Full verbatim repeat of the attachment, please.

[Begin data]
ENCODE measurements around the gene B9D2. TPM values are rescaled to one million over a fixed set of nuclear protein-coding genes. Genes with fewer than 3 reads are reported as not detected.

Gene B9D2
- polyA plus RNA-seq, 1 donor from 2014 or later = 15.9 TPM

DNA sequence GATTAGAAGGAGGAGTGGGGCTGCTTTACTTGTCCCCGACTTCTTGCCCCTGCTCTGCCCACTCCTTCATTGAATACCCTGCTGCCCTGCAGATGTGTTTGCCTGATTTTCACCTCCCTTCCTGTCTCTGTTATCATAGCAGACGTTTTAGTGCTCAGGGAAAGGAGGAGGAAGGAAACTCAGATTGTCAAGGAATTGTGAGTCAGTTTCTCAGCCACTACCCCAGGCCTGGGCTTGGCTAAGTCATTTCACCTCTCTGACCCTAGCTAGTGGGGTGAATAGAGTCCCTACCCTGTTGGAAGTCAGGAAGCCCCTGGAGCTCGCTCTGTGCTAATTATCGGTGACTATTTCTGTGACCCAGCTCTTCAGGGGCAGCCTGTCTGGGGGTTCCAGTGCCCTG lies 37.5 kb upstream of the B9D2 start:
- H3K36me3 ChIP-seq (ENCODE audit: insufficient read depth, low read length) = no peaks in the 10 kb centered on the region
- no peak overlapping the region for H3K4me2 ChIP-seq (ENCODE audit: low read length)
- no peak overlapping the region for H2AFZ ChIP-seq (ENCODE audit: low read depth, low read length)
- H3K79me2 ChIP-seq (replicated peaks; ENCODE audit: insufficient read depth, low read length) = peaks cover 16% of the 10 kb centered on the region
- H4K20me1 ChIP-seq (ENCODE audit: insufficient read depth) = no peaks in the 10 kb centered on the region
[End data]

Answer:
ENCODE measurements around the gene B9D2. TPM values are rescaled to one million over a fixed set of nuclear protein-coding genes. Genes with fewer than 3 reads are reported as not detected.

Gene B9D2
- polyA plus RNA-seq, 1 donor from 2014 or later = 15.9 TPM

DNA sequence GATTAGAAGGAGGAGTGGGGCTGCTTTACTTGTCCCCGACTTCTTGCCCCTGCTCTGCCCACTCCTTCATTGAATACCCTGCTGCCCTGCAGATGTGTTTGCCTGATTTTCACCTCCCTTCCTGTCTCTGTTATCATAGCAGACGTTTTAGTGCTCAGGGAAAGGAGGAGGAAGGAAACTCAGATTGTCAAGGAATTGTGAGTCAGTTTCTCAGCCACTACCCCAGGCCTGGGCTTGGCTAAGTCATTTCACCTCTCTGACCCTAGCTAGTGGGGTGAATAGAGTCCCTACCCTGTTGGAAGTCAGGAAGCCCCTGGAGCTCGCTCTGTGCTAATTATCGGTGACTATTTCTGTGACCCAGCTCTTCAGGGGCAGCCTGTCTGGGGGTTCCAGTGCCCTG lies 37.5 kb upstream of the B9D2 start:
- H3K36me3 ChIP-seq (ENCODE audit: insufficient read depth, low read length) = no peaks in the 10 kb centered on the region
- no peak overlapping the region for H3K4me2 ChIP-seq (ENCODE audit: low read length)
- no peak overlapping the region for H2AFZ ChIP-seq (ENCODE audit: low read depth, low read length)
- H3K79me2 ChIP-seq (replicated peaks; ENCODE audit: insufficient read depth, low read length) = peaks cover 16% of the 10 kb centered on the region
- H4K20me1 ChIP-seq (ENCODE audit: insufficient read depth) = no peaks in the 10 kb centered on the region